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METALS STOCKS
Gold ends up, posts a weekly gain of more than $27
By Polya Lesova, MarketWatch
Last update: 4:12 p.m. EST Feb. 29, 2008

NEW YORK (MarketWatch) -- Gold futures finished with gains Friday, having hit a record high of $978.50 an ounce overnight, as the metal continues to draw support from weakness in the U.S. dollar and rising investment flows into commodities.
Gold for April delivery ended up $7.50 at $975 an ounce on the New York Mercantile Exchange after earlier surging to a record of $978.50.
Gold posted a weekly gain of $27.20 from last Friday's closing level of $947.80. The metal surged 5% in February and is up over 15% year-to-date.
With the U.S. dollar tumbling and inflation surging, gold continues to break record highs and many analysts believe that it might surpass the psychologically key $1,000 level before the end of March. Read full story.
"Investment demand for gold and the rest of the precious metals looks set to remain strong in the coming sessions as investors look to offset rising oil prices and continued dollar weakness," TheBullionDesk.com analyst James Moore said in a research note.


"Investment demand for gold and the rest of the precious metals looks set to remain strong."
— James Moore, TheBullionDesk.com

Gold's movements over the past 24 hours have pushed the metal back into overbought territory, but the scale of demand appears sufficient to propel gold to $1,000 an ounce, Moore said.
"Resistance at the psychological level is likely to be substantial, as investor profit-taking and producer selling emerges; however, as was seen at $850 an ounce, there could be some sizeable stops lurking just above the market, potentially propelling gold even higher," Moore said.

On the currency markets Friday, the dollar extended its decline against most of its major counterparts. The dollar index, which tracks the performance of the greenback against a basket of six major currencies, fell 0.8% to 73.70. The dollar earlier dropped to a three-year low against the yen. See Currencies.
Weakness in the U.S. dollar boosted gold's investment appeal. Gold, like many commodities, is denominated in dollars, and a lower U.S. currency makes it more affordable in other currencies.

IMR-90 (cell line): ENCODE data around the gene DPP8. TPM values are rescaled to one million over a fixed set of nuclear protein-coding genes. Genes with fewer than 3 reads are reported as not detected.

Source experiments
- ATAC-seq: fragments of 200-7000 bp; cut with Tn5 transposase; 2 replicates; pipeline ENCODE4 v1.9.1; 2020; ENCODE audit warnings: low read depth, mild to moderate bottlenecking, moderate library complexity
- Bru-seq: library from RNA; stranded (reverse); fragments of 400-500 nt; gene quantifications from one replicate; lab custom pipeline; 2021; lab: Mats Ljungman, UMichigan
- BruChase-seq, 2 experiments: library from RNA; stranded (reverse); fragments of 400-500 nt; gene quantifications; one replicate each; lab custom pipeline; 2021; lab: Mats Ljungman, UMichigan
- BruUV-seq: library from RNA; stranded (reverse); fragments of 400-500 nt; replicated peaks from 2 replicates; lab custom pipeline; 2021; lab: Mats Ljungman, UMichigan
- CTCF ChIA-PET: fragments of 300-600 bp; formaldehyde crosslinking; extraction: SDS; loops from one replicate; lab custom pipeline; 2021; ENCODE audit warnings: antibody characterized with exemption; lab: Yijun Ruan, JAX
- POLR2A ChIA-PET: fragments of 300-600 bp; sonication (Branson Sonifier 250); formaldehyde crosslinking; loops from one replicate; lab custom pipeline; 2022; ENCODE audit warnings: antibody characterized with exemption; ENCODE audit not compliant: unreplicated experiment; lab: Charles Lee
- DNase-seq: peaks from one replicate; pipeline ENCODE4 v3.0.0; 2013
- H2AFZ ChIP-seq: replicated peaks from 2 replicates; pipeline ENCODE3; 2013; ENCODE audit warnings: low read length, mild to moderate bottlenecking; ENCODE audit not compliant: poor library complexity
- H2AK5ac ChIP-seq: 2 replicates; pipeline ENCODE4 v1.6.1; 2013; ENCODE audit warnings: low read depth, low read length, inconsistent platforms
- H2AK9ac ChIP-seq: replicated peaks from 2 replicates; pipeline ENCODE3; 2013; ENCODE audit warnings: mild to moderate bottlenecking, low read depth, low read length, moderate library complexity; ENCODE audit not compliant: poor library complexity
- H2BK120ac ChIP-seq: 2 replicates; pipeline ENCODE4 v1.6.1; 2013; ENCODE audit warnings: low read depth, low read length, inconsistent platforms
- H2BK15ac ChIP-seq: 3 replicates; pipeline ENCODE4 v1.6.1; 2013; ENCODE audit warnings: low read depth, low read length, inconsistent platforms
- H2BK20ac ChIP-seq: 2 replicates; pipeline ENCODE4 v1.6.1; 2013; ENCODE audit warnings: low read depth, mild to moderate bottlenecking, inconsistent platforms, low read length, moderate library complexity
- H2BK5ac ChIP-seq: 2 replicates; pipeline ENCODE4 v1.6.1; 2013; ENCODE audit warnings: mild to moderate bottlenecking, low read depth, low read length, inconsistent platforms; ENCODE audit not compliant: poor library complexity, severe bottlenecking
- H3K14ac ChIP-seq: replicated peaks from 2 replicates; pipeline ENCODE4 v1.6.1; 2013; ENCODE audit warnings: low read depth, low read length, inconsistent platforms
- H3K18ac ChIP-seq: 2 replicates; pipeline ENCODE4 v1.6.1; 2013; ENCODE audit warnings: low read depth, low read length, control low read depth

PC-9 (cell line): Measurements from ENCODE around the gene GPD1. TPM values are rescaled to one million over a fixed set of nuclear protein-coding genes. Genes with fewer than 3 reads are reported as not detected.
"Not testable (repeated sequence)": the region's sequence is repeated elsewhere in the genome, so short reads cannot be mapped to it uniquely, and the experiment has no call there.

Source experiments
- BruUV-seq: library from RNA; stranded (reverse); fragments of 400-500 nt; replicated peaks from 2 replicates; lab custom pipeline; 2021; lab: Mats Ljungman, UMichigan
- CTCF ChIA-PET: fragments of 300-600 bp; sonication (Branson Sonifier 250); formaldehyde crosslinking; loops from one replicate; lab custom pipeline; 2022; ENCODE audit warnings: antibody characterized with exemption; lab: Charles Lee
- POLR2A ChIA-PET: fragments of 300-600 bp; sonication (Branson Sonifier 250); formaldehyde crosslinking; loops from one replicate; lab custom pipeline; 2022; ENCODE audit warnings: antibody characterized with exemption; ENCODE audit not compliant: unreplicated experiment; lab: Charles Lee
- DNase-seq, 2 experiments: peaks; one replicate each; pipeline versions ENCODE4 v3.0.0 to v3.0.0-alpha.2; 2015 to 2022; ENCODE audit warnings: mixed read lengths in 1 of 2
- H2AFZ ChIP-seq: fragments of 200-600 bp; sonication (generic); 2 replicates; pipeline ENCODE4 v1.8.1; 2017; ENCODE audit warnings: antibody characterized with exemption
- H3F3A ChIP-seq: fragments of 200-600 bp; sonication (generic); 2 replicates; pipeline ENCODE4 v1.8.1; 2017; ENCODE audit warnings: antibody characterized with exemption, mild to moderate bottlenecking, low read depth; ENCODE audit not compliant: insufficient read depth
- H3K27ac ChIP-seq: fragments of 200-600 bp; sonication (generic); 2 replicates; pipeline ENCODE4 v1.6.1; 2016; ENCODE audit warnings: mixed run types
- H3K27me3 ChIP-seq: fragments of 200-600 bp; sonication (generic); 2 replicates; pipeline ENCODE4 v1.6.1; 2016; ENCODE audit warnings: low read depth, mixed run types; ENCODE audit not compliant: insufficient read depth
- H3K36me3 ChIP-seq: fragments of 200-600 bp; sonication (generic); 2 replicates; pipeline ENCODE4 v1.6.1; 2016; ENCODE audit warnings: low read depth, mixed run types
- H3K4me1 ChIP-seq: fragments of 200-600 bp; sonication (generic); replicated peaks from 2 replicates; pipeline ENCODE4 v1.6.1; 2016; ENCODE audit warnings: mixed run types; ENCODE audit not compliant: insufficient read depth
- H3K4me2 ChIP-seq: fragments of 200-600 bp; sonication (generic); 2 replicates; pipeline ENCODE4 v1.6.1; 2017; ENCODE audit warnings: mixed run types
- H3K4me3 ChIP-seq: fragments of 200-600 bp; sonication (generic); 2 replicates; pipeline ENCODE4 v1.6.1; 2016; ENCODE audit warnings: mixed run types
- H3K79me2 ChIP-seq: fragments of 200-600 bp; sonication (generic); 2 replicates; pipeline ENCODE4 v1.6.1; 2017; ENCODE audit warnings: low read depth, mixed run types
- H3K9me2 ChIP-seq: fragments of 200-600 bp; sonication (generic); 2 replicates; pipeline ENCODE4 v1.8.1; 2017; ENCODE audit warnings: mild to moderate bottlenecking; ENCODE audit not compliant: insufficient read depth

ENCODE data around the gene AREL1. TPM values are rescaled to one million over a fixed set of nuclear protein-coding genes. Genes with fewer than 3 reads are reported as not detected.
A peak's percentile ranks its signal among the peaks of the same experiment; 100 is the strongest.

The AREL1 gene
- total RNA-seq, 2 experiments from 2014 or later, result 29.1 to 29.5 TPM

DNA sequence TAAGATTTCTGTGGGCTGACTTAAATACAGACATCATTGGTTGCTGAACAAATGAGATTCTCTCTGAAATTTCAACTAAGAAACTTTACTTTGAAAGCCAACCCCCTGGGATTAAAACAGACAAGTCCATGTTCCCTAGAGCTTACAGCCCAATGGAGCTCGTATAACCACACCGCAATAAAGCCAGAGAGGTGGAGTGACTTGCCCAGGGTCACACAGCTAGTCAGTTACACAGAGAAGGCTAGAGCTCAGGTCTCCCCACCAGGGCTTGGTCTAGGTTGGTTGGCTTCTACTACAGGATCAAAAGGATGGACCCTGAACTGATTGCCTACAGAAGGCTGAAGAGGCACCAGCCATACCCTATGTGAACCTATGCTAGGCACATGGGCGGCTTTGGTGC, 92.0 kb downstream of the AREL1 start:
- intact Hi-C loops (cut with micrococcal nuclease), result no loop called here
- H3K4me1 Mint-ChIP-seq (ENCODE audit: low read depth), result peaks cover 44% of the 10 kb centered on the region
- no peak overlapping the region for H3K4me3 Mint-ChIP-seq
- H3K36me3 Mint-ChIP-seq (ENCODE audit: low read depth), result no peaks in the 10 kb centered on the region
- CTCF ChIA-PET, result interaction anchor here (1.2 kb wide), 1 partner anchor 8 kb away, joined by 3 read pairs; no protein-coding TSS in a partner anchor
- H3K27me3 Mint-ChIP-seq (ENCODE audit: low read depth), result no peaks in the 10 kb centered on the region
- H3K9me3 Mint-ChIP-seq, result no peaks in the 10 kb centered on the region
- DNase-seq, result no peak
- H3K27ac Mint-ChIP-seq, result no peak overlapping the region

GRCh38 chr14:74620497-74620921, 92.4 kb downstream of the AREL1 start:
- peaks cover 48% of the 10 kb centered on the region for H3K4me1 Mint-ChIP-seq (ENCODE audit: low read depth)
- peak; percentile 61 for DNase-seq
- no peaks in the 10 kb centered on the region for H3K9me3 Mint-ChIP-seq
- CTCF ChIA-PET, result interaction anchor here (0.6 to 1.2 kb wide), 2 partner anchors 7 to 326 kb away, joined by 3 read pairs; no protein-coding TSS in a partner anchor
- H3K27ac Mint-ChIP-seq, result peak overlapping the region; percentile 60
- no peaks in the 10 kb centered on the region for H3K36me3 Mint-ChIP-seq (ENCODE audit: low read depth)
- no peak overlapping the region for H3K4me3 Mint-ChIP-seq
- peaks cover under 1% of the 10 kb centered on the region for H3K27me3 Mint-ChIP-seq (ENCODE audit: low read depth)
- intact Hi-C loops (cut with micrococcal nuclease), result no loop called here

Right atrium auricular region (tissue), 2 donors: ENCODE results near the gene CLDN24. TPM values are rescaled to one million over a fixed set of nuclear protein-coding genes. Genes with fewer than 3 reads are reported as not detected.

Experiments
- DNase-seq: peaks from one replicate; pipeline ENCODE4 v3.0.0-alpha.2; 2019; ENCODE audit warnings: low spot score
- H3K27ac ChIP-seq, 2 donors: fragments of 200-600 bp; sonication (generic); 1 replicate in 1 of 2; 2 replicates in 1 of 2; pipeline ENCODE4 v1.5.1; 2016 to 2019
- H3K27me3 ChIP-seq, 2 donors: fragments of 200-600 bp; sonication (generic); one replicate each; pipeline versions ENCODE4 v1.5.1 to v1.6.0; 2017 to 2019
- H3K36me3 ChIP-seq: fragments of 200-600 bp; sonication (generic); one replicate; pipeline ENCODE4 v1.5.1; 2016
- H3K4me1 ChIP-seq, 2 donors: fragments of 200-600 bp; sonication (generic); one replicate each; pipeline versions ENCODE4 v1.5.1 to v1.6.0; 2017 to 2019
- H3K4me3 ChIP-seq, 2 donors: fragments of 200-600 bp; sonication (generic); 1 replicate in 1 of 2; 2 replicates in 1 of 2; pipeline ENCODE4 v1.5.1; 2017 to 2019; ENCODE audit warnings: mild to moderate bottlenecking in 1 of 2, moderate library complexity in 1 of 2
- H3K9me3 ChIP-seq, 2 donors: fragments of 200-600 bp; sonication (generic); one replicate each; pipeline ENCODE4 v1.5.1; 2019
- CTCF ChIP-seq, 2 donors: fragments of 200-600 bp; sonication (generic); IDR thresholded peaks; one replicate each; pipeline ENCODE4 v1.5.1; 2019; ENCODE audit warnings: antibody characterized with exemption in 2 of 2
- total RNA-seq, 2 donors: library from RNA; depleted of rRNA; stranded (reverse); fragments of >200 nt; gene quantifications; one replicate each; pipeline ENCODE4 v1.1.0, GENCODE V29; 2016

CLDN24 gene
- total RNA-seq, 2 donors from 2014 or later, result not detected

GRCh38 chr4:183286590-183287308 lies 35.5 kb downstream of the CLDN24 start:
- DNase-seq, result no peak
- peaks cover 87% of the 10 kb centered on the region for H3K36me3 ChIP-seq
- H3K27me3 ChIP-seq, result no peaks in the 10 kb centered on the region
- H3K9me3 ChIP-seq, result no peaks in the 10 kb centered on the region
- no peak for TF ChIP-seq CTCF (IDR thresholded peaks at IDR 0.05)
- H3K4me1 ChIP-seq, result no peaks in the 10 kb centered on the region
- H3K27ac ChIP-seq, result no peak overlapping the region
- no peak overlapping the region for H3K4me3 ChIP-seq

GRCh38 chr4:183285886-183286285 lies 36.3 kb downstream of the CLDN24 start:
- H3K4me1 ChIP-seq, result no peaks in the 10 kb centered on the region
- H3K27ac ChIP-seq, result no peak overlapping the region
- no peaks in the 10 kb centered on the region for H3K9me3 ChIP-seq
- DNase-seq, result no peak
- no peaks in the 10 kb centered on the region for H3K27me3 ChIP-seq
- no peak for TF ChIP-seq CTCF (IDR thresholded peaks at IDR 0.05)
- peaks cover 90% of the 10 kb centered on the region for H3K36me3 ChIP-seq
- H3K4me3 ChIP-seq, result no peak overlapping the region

"We see that gold has an exuberance not expected by most," said Julian Phillips, an analyst at GoldForecaster.com. "With such a rise in the last few weeks, we look outside the market to see the price drivers."
The dollar and oil "are the most obvious, but the prospects, almost confirmed now, are that one way out of the pressures the world faces is inflation and heavy [inflation] at that," he said. "Hence the exuberance."
Also on the Nymex, March silver gained 18 cents to end at $19.81 an ounce, and April platinum surged $25.90 to finish at $2,180.70 an ounce.

March palladium dropped $13.30 to $571.95 an ounce, and March copper ended down 1 cent at $3.85 a pound.
Elsewhere on the commodity markets, crude-oil futures closed modestly lower after hitting a record high above $103 a barrel. See Futures Movers.
Inventories
Gold warehouse inventories rose by 59,813 troy ounces to stand at 7.4 million troy ounces as of Thursday, according to Nymex data. Silver stockpiles rose by 113,127 troy ounces to stand at 134.9 million troy ounces, while copper supplies fell by 203 short tons to 13,101 short tons.

The Amex Gold Bugs Index (HUI: 486.07, -11.98, -2.4%) fell 2.4% to 486.07 points.
As for the sector's exchange-traded funds, the StreetTracks Gold Trust ETF (GLD: 96.18, +0.19, +0.2%) edged up 0.2% to $96.18, the iShares Silver Trust ETF (SLV: 196.68, +0.02, +0.0%) was virtually unchanged at $196.68 and the Market Vectors-Gold Miners ETF (GDX: 53.12, -1.26, -2.3%) dropped 2.5% to $53.05.

MarketWatch


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